Naming Your Maid Of Honor

While you want to make sure you don't offend anyone, you also want to make sure you choose someone who will be there to support you from the beginning to the end.

Jumping the Gun
One of the biggest mistakes you can make is to offer someone the starring role ten minutes after your boyfriend proposed. Let the reality of your engagement sink in before you ask anyone to be involved in the wedding. You don't want to make a choice you will come to regret later on.

Know the Role
When you're ready to ask someone, go over exactly what you will expect of them before you assume they will jump at the chance to accept the responsibility. The maid of honor generally helps you choose your dress, helps plan the bridal shower and bachelorette party, and keeps you from going off the deep end during the entire wedding planning process. Despite the title, she's not actually your maid, and you need think about how much you're asking of her and decide if she can handle the demands of the role you are about to offer. Not many friends would decline a proposal to be maid of honor, but that also means that someone might accept out of a feeling of obligation. Talk to her in private, and let her know you'll completely understand if she has to decline.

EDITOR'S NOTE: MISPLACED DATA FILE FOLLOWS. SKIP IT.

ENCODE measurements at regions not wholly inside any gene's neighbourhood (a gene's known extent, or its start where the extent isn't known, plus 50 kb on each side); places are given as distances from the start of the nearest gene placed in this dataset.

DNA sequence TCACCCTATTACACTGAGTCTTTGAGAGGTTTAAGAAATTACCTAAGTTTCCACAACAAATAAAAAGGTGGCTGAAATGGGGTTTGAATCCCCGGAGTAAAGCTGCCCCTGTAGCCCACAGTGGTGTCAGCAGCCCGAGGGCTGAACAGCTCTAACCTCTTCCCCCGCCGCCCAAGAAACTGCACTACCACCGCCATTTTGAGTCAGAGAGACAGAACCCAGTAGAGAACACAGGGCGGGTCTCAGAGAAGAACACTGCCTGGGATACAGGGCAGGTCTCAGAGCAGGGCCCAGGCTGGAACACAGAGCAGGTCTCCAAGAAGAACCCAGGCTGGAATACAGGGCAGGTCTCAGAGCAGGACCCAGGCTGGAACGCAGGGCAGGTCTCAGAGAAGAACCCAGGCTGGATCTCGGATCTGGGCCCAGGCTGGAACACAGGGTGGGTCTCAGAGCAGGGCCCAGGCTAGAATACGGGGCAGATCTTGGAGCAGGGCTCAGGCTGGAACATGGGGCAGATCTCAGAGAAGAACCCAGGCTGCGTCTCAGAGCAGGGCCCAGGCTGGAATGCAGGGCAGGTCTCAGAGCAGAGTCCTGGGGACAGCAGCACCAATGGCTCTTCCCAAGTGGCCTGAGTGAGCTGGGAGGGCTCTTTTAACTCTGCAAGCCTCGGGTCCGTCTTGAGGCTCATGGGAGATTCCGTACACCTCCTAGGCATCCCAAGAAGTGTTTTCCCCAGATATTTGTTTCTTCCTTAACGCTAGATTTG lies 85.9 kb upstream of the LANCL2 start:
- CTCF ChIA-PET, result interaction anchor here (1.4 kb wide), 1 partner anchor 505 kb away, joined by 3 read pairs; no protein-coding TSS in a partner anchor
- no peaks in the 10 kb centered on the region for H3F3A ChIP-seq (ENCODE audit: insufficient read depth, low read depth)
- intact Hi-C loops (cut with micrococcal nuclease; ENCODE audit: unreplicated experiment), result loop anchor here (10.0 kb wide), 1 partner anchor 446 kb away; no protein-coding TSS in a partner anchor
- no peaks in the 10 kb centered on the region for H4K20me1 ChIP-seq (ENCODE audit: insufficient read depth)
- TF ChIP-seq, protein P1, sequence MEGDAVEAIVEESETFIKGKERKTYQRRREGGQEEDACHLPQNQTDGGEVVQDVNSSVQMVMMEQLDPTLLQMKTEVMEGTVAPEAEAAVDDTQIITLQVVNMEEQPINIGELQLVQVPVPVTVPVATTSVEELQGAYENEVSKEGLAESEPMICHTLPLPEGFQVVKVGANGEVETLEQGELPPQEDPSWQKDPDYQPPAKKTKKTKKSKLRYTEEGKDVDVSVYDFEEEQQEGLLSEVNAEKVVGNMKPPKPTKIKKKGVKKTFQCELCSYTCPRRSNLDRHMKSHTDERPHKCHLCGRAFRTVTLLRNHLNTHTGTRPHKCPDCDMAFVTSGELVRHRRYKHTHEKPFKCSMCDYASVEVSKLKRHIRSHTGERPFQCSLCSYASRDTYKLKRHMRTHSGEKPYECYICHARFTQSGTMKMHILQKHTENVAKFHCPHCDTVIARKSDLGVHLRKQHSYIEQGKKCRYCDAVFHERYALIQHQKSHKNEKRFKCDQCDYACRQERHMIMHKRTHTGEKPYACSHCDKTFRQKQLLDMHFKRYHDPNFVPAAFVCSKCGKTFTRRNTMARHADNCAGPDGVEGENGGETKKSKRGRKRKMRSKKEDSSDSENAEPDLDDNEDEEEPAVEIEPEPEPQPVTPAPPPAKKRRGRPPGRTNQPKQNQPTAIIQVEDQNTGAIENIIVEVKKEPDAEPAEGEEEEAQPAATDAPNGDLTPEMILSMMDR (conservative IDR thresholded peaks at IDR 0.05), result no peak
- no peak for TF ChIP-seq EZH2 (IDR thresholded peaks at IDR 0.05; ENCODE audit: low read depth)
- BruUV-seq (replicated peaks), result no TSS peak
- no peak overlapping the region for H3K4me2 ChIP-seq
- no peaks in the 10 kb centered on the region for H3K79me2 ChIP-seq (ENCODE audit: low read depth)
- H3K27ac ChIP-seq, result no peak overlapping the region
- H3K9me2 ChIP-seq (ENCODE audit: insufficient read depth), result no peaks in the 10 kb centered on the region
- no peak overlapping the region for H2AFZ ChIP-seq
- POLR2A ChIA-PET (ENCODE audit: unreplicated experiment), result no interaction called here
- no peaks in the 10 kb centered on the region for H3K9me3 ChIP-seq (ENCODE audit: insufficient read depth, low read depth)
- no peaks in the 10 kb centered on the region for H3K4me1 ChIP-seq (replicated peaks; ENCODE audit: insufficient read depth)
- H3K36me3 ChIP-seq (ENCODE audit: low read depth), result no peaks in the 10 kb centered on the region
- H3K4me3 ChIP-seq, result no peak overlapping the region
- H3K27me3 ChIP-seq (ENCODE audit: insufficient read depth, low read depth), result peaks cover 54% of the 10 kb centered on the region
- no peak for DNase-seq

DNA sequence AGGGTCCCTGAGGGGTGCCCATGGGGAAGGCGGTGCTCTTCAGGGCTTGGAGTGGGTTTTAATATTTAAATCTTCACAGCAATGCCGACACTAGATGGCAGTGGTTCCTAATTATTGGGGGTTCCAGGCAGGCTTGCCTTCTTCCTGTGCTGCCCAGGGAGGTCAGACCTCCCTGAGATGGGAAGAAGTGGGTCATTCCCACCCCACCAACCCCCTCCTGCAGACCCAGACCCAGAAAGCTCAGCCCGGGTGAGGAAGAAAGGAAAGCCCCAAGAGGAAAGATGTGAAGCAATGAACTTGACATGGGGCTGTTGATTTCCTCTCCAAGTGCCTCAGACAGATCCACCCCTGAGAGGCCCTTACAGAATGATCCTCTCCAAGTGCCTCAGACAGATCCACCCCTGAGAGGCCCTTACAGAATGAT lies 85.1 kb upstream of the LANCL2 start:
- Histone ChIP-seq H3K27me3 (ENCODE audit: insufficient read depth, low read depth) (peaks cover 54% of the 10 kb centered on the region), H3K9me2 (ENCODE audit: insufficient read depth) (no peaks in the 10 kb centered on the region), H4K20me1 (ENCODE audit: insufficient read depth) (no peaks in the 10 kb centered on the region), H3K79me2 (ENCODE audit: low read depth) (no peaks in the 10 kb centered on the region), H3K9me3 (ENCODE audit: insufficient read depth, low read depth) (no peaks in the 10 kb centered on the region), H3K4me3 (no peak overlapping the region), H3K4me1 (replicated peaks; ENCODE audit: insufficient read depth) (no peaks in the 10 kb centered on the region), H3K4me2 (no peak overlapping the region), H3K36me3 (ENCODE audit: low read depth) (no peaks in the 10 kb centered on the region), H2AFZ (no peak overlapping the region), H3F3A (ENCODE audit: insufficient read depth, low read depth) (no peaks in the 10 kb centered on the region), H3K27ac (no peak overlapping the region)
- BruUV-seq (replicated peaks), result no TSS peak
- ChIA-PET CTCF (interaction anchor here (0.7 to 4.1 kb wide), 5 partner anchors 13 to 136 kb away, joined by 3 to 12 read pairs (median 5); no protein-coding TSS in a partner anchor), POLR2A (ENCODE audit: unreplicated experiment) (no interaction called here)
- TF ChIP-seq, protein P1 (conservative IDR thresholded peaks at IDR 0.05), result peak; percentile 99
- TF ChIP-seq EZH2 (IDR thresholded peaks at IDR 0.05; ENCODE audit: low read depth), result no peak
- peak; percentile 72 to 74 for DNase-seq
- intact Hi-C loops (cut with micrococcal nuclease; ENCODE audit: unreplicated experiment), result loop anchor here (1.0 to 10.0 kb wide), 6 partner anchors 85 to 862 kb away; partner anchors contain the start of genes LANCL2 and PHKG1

A Tale of Two Friends
If you have two friends who you're equally close to, and can't decide which one to ask, consider having two honor attendants. If you are lucky enough, maybe one is married and one is single; that way, you can have a Matron of Honor and a Maid of Honor and no one gets their feelings hurt. On the other hand, you may have two close friends with an obvious choice as to who would be the better maid of honor. Say, for example, your childhood best friend, who you have been close with since the first grade and have kept in touch with all throughout college, is somewhat of a "free spirit" who is a little unorganized, hops from job to job and is likely to live in a new city every six months. Then you have your old college roommate, who you've also kept in touch with since graduation, who is stable, responsible and extremely organized. The choice is clear, but to avoid a ruined friendship, make sure to ask your runner-up if she would like to be a part of the wedding in another way, such as making a toast or signing the marriage certificate. And by the way, whatever you do, never actually refer to that friend as the runner-up!

An Ounce of Prevention
Also keep in mind that it is very hard to "dismiss" your maid of honor if things aren't going well. If you find she's having difficulty, seems to be missing in action most of the time, or has just become plain apathetic about your wedding, find some time to talk to her one-on-one to see what is going on. She may be going through something major in her life that you were unaware of. During the understandably, self-centered period of wedding planning, you may have forgotten that you still need to be her friend first and foremost. If she can no longer handle the role she has accepted, ask her if she'd like to bow out. She can still be a bridesmaid or take part in a way that won't be a burden. Just don't be offended is she accepts your proposition - it's better to keep perspective and save a relationship than to look back years down the road and regret a ruined friendship.